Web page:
How do you analyse that your menstrual cycle is normal? Usually, women consider the number of days the period lasts, the flow and sometimes they might also consider the diet and physical activities to analyse their periods. But what if I tell you, the colour and composition of your period blood can actually say a lot about your body!
Yes, you read that right. Most women have high chances of experiencing great changes in the colours and textures of their menstrual blood. These changes in the period blood and texture can indeed say a lot about your menstrual cycle. We have gathered a list of changes that your period blood can display and what they mean for you to have a better understanding.
- Bright Red
Bright red colour indicates a healthy and normal period. For most of the women, a period starts with a bright red or dark red colour. This bright red colour always means the flow is normal and the blood is fresh so you have nothing to worry about. Although, some women also observe dark red colour as in blackish red, which is a sign of old blood.
However, in some cases, you might observe bright red bleeding between menstrual cycles which is a clear sign of sexually transmitted infections. Besides, growths in the uterine lining ( polyps/fibroids) can also be a major cause of unusually heavy bright red bleeding.
- Reddish Brown Blood
Out of all shades, reddish-brown is a sign of old blood. Basically, when your flow is slow, the blood may take longer to exit your body. Now, this makes the blood stay in the uterus for a longer time, turning the shade from a bright red to reddish-brown colour. In addition to that, pregnant women after childbirth might as well experience the discharge of reddish-brown blood.
Talking about pregnancy, discharge of reddish-brown blood before childbirth is usually a sign of miscarriage. If this is the case, then it’s a good call to consult a doctor.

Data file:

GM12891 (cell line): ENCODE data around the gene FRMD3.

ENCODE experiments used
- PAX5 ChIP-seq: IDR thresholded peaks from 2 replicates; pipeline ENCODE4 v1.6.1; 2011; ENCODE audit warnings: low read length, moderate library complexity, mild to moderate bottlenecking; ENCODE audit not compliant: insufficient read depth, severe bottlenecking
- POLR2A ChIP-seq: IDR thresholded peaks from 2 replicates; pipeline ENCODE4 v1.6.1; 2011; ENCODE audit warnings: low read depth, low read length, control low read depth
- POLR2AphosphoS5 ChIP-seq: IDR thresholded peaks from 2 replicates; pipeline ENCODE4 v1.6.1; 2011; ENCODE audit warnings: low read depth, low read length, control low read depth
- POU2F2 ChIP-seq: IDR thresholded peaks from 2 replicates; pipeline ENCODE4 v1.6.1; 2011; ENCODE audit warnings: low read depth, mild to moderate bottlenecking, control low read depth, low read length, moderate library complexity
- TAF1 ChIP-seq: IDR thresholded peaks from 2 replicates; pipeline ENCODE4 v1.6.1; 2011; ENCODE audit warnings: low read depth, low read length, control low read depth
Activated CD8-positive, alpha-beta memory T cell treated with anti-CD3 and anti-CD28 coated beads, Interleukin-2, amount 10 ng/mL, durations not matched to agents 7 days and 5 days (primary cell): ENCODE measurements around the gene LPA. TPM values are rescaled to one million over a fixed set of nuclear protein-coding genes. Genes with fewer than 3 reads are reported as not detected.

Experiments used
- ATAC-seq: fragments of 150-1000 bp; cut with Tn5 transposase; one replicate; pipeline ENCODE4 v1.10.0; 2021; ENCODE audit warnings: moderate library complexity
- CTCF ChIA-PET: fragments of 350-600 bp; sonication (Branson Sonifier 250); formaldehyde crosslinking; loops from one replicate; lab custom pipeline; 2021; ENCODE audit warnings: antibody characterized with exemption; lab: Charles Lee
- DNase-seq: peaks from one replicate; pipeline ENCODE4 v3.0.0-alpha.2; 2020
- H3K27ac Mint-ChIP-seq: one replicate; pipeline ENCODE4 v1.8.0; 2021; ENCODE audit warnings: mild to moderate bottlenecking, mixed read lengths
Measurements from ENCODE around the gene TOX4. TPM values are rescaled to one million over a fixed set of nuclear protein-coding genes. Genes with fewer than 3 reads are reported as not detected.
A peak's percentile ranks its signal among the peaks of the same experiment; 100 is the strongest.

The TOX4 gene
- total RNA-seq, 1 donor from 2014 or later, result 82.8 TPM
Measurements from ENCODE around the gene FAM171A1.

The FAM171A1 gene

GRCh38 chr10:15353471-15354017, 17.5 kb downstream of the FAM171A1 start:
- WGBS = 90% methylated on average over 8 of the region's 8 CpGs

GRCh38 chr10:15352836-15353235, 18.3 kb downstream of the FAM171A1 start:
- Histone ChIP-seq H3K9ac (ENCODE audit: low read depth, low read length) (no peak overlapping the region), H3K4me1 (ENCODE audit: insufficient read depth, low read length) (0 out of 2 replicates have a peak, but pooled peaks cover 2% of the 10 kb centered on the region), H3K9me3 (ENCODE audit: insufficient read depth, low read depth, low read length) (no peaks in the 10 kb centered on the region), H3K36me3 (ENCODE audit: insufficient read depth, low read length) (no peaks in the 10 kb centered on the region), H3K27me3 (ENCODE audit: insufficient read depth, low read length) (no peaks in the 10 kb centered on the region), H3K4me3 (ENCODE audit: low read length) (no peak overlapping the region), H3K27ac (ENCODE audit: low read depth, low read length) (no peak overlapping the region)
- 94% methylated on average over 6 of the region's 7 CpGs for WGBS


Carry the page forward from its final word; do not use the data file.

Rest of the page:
- Pink Blood
Most of the women might not be aware of a pink discharge, as it’s very rare to occur. Generally, pink blood occurs to women who experience spotting. In that case, the blood may appear pink in colour at the beginning or end of the period. In addition to that, if a woman indulges in hormonal birth control then there’s a pretty good chance of having a lighter blood flow with a pinkish hue during periods.
Sometimes, pinkish blood might be a sign of low estrogen levels in the body. Basically estrogen levels stabilize the uterine lining, and without this hormone, one may shed the lining at times throughout your cycle, which leads to the spotting of various colours, including pink.
- Orange Blood
If your period blood has an orangish tint to it, but the consistency and scent don’t seem any different from your usual period blood, it’s most likely nothing to worry about. However, if the texture or scent is off, these can be symptoms of a sexually transmitted disease or infection (STD/STI). If this is the case, make a trip to your doctor’s office ASAP.
- Grey Colour Blood
In almost all the cases, grey or off-white discharge is a sign of vaginal infection! It can also be a cause of a condition that occurs due to an imbalance between beneficial and harmful bacteria in the vagina. If you ever observe itching in and around the vagina and foul veginal odour along this grey discharge then it is a clear indication of bacterial vaginosis. Another explanation for grey discharge is, if you are pregnant, it is a sign of miscarriage. Either way, it’s best to consult a doctor before something gets serious.
- Purple Blood
Most of us wouldn’t be expecting to see dark purple or blue down there, but hey, sometimes it happens. Sometimes too much estrogen levels can lead to purple colour discharge. In short, you need to incorporate more fibre into your daily diet. Another reason for purple discharge is when you experience period clots or clumps, for which you have nothing to worry about. Make sure you take fibres as in tasty snacks like raspberries, pistachios, avocado, carrots, sweet potatoes and others. These dietary adjustments might help you fix the purple bleeding. It’s always a good idea to contact a gynaecologist regardless.
The colour, texture and flow of period blood can provide useful information about a woman’s overall health. However, every human body is different, and blood can change colour and consistency during a period and from month to month. So it’s really important for one to know what is normal for them.
In fact, it is well recommended to have regular check-ups with a gynaecologist to help you with your queries. This way, you’ll be able to learn and understand about your periods and know how to normalise them.